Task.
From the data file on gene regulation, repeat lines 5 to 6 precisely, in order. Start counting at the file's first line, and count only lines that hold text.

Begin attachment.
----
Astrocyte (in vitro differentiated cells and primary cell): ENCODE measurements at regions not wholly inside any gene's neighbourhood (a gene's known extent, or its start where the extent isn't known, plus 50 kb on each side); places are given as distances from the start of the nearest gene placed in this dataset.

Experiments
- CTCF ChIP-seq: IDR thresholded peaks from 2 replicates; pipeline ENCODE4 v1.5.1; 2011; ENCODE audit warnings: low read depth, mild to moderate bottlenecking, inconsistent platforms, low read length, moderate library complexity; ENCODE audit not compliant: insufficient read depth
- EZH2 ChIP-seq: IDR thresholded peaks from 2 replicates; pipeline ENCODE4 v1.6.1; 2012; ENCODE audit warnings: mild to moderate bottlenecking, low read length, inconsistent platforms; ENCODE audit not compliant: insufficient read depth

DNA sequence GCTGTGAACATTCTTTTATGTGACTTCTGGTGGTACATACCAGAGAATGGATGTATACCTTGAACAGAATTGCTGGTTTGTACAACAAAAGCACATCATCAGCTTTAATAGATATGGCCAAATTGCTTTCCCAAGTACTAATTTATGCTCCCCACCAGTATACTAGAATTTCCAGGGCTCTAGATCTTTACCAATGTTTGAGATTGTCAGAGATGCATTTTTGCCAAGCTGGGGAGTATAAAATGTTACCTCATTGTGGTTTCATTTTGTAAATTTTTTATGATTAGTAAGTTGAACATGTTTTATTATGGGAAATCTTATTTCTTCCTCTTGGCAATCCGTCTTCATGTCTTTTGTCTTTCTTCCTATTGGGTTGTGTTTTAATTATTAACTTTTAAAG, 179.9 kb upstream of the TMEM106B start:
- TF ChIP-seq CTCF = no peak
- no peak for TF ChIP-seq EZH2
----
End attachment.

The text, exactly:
DNA sequence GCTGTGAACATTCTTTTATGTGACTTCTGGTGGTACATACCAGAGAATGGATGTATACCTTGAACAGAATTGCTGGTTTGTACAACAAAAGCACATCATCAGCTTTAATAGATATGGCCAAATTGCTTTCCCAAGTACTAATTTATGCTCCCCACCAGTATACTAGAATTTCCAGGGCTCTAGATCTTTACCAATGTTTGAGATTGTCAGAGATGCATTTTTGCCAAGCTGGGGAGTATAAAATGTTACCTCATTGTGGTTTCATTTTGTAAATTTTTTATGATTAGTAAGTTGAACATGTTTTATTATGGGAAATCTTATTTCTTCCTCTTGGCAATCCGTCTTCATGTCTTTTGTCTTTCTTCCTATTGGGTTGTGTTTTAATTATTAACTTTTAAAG, 179.9 kb upstream of the TMEM106B start:
- TF ChIP-seq CTCF = no peak